KU Medical Center experts to expand technology training for reaching rural patients

Already pioneers in the field of telemedicine, experts at the KU Medical Center now will teach more doctors, nurses and other health professionals how to use remote technology to care for rural patients.

With $980,000 in federal funding recently awarded by the U.S. Department of Health and Human Services, the Medical Center will work with the University of Missouri and the University of Oklahoma to create the Heartland Telehealth Resource Center. The new center will help health providers throughout the region better understand what KU Medical Center has been demonstrating for nearly 20 years: Patients in hard-to-reach, rural areas receive high-quality care using videoconference technologies to “visit” faraway doctors.

“Almost any tool a health professional would normally use can be used through telemedicine,” said Ryan Spaulding, director of the Center for Telemedicine and Telehealth at KU Medical Center and the principal investigator for the grant. “Doctors are able to listen to patients’ hearts with stethoscopes, look in their ears with otoscopes, and check their skin with dermascopes.”

KU Medical Center started its telehealth programs in 1991 and has since held consultations with tens of thousands of patients. It is one of the first such programs in the country and includes the first known school-based telemedicine program for children. The grant to create a Heartland Telehealth Resource Center, Spaulding said, is a result of KU Medical Center’s success in creating telehealth programs. “We have been a leader in this area of health care, and HHS believes in our ability to show others how it works.”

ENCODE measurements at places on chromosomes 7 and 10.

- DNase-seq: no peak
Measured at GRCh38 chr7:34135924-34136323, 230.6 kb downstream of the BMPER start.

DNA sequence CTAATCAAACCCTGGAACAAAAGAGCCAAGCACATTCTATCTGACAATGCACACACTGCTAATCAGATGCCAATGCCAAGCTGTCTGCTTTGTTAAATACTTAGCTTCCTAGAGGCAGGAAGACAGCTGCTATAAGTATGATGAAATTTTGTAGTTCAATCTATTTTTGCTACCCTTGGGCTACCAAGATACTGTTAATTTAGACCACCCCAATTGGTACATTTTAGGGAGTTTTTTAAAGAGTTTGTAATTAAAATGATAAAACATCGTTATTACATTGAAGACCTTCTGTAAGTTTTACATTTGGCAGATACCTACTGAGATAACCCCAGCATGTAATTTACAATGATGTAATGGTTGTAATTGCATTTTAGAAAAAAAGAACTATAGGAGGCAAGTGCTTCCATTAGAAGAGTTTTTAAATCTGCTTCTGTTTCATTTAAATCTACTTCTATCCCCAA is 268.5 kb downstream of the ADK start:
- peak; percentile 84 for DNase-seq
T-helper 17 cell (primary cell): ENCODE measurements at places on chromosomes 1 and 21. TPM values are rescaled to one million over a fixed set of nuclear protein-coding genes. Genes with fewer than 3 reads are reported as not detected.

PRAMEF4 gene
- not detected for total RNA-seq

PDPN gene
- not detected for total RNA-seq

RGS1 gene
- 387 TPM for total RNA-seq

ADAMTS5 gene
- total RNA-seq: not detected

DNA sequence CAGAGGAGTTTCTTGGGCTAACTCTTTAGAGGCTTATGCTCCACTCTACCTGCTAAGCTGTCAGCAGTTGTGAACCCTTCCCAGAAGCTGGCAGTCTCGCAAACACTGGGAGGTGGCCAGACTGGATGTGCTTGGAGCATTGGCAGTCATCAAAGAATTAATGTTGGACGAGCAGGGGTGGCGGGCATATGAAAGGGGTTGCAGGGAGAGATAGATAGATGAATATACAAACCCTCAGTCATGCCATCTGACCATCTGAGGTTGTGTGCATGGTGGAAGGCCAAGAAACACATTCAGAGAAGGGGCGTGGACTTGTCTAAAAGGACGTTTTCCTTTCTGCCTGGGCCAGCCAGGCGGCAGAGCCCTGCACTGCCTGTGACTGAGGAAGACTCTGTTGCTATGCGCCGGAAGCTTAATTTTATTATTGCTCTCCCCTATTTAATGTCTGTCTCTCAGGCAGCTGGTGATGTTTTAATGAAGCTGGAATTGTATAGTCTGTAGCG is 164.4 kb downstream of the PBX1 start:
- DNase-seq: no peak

The Heartland Telehealth Resource Center will combine expertise from KU Medical Center’s Center for Telemedicine and Telehealth, the Missouri Telehealth Network at the University of Missouri School of Medicine and the Oklahoma Center for Telemedicine at the University of Oklahoma Health Sciences Center.

Each of the three institutions has unique strengths in telemedicine. In addition to being one of the nation’s earliest programs, the KU Center for Telemedicine and Telehealth has particular expertise in telehealth research, especially cost-benefit analysis. The Missouri program has a strong track record in adult clinical care, distance education and telehealth policy involvement. The Oklahoma Center for Telemedicine has an extensive background with store-and-forward telemedicine and interactive consultation, particularly for Native American and pediatric populations. Overall, these institutions offer telehealth expertise that few regions can match.

Together, Kansas, Missouri and Oklahoma are on an urgent mission to provide greater telehealth resources for one simple reason: nearly 90 percent of all counties in the three states are rural. As a result, consumers have limited access to services, there’s a shortage of physicians, health care organizations face financial constraints and, because of limited health education, poor lifestyle choices create greater health-care needs. Telehealth can help solve these problems.

“While the Kansas, Missouri and Oklahoma telemedicine programs are all robust and active, there are still significant gaps in coverage in each state that the HTRC will target and address,” Spaulding said.

Among other things, the center will provide technical assistance and resources to new telehealth programs, use new social media tools such as Facebook to provide resources to patients and professionals and test other marketing strategies to drive consumer demand for telehealth services.

“Patients were early adopters – they know that a telehealth visit is much easier than driving several hours to get care,” Spaulding said. “Doctors have been slower to take advantage of the technology. We want to test whether increasing patient demand will increase doctors’ willingness to embrace this method of providing care.”

For more information, see kumc.edu/telemedicine/.


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